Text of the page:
Teucrium parviflorum is known in Israel from 17 sites, in five regions: Golan Heights, Lower Galilee, Jezreel Valley, Gilboa and Southern Judean Mountains. Its distribution center is in the Lower Galilee and the Jezreel Valley, where most of the sites are located. During the rare species survey (1993), 12 sites were found in the eastern Lower Galilee, while in the Jezreel Valley only a single site was found, of the 9 sites that were known to us before Israel's War of Independence! In the Gilboa the species was collected twice, in Ma'ale Gilboa in 1963 and near Arabone in 1943, and has not been collected since then! All our efforts to locate it during the rare species survey (1994) were unsuccessful. In the Judean hills it was collected only three times, twice on the Ma'on Ridge in 1967 (Bet Yatir and Tel Krayot Reserve) and a third time near Dahariya in 1969. Since the 1990s, the plant was no longer found in the area of Bet Yatir and Mount Amasa, despite all the efforts made to locate it.
Heavy soil grain fields and abandoned fields and rocky slopes in the Mediterranean-desert ecotone, growing among herbaceous plants.
The genus Teucrium has about 300 species, which are found throughout the world. The main speciation centers are located in the Mediterranean and Irano-Turanian regions. The range of Teucrium life forms varies from annuals to subshrubs. The most prominent feature in the genus Teucrium is the single-lipped corolla, with four stamens protruding from it. The corolla lip is divided into lobes, with the central one larger than the lateral ones. The calyx is tubular-campanulate. T. parviflorum belongs to a group of Teucrium whose flowers are a beautiful blue. In Israel, the group includes T. orientale, which grows on Mount Hermon and on the Golan Heights peaks, T. procerum, which grows on the coastal plain and T.pruinosum that grows in Jordan and possibly in the northern Golan. This is an Irano-Turanian group, typical of mountain steppes and the highlands of the Middle East, in particular the Anatolian highlands of Turkey. Most species grow in the semi-steppe belt, and only one species, T. procerum, penetrated the coastal plain, similar to Iris atropurpurea, which is derived from the Royal Irises (Oncocyclus) of the Mediterranean-desert ecotone. In addition to their characteristic large blue flower and their late flowering season, all the members of the group have pinnate leaves.
• Teucrium parviflorum was once common throughout the Jezreel Valley. The survey found that the species had completely disappeared from the western part of the valley and survived only in the eastern Jezreel Valley and in the eastern Lower Galilee. This type of survival model was also found in other species, and it originates in the more modern cultivation methods used in the western part of the valley. There is concern that the trend of a reduction in the number of sites due to intensive cultivation will continue, resulting in the extinction of additional populations, in other regions as well.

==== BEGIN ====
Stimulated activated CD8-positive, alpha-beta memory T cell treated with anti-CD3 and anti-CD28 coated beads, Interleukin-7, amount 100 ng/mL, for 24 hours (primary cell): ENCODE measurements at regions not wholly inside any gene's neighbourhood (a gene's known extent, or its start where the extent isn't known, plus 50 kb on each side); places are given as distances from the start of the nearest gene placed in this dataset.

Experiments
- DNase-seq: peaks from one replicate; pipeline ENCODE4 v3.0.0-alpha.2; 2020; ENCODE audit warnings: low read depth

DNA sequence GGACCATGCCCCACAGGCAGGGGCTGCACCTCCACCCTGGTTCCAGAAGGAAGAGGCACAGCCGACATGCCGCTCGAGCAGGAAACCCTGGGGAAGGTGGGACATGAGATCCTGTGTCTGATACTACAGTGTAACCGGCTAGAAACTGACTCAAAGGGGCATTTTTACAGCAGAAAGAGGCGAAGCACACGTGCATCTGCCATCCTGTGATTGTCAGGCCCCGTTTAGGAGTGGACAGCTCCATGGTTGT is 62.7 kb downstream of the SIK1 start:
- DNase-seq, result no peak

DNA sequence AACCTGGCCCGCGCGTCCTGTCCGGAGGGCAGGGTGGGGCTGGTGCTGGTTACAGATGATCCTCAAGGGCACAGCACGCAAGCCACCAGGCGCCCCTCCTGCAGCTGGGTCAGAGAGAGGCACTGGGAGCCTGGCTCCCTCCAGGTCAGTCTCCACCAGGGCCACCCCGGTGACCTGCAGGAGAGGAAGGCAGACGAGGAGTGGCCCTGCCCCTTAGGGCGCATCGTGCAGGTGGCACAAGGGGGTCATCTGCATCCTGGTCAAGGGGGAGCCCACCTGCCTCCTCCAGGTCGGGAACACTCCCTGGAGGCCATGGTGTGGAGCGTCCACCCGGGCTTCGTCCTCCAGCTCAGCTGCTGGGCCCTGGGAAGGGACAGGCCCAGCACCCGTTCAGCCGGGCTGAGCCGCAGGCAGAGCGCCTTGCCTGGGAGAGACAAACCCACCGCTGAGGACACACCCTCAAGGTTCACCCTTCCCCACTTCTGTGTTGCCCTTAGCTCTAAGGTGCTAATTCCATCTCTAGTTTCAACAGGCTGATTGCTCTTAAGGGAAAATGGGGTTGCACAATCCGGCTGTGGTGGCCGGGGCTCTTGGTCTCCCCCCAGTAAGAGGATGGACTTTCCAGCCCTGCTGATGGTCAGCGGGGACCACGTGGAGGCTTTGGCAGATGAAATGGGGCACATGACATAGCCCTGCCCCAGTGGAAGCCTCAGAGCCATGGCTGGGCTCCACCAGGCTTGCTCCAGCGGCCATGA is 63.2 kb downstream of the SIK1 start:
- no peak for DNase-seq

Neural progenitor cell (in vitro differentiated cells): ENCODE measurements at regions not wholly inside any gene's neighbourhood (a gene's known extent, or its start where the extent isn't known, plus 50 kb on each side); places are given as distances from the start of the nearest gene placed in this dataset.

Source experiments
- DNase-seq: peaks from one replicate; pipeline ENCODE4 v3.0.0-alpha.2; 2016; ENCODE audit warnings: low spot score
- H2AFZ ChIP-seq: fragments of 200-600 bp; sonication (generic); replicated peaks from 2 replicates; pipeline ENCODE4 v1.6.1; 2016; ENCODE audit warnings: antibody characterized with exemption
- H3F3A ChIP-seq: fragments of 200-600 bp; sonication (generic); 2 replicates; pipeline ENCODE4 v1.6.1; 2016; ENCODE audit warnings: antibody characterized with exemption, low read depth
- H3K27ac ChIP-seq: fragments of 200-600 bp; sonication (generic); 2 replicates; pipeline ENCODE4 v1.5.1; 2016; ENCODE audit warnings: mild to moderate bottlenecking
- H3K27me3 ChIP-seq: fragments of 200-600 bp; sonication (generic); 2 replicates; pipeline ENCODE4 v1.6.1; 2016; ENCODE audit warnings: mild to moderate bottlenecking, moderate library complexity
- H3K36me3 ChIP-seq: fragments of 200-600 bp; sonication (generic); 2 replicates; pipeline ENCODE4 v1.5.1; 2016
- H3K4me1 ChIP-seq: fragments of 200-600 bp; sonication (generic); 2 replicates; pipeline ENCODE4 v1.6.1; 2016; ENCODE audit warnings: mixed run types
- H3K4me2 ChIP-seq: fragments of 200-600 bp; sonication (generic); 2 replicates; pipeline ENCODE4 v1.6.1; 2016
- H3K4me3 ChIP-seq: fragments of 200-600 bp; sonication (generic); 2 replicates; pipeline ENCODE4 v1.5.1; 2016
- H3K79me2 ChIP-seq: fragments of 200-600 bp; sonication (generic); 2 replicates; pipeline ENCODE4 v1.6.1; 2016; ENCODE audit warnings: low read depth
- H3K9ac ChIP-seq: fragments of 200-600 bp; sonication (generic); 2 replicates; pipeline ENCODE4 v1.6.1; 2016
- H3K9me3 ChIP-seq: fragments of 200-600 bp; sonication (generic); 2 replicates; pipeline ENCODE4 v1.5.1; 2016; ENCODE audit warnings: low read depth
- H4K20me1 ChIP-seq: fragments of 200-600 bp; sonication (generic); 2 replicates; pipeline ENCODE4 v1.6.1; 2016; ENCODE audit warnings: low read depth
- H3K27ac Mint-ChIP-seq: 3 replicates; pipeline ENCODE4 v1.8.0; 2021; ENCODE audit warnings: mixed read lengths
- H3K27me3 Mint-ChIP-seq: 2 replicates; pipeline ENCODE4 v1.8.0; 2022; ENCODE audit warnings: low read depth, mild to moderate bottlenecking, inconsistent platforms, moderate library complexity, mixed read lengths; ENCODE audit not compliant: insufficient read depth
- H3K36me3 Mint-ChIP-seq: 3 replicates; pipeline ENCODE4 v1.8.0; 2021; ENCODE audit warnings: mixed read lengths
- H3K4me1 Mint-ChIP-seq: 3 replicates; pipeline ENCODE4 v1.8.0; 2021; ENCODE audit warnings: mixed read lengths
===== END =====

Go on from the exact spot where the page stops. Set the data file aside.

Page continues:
• At some sites, only 2-8 individuals were counted, but in the eastern Lower Galilee sites, especially those of Mount Yavne’el, sites were found with 200 and 300 plants in an area of about 10 ha.
• Most of the sites are located outside nature reserves. The sites in the Eastern Galilee are remote from settlements and are not easily accessible, and it is important to declare them nature reserves before unplanned disturbances occur.
A nature reserve of ecotone shrublands where Teucrium parviflorum frequently appears should be declared (parts of Mount Yavne’el). A thorough survey for T. parviflorum should be conducted on the Ma'on Ridge, in the Gilboa and in the Golan. A T. parviflorum population should be reintroduced to the Jezreel Valley.
Teucrium parviflorum grows in the Middle East: Iran, northern Iraq, Turkey (not in the west), Syria, Lebanon, Jordan (only in Gil'ad) and in Israel. It can be considered a western-Irano-Turanian element, which invades the eastern Mediterranean region.
Teucrium parviflorum is a rare herbaceous plant that grows only ecotone areas. Many of the populations have disappeared since the 1960s and there is concern that the number of current sites (17) will decrease because of their sensitivity to agricultural development. The reason for the disappearance of the populations in the Gilboa and in southern Judea is not clear, and it is also be possible that they have not been sufficiently searched for.
Current Occupancy Map
|Classification||On the endangered species list|
|Chorotype||Western Irano – Turanian (Eastern Mediterranean)|
|Conservation Site||Mount Yavne’el|
|IUCN category||DD EW EX LC CR EN VU NT|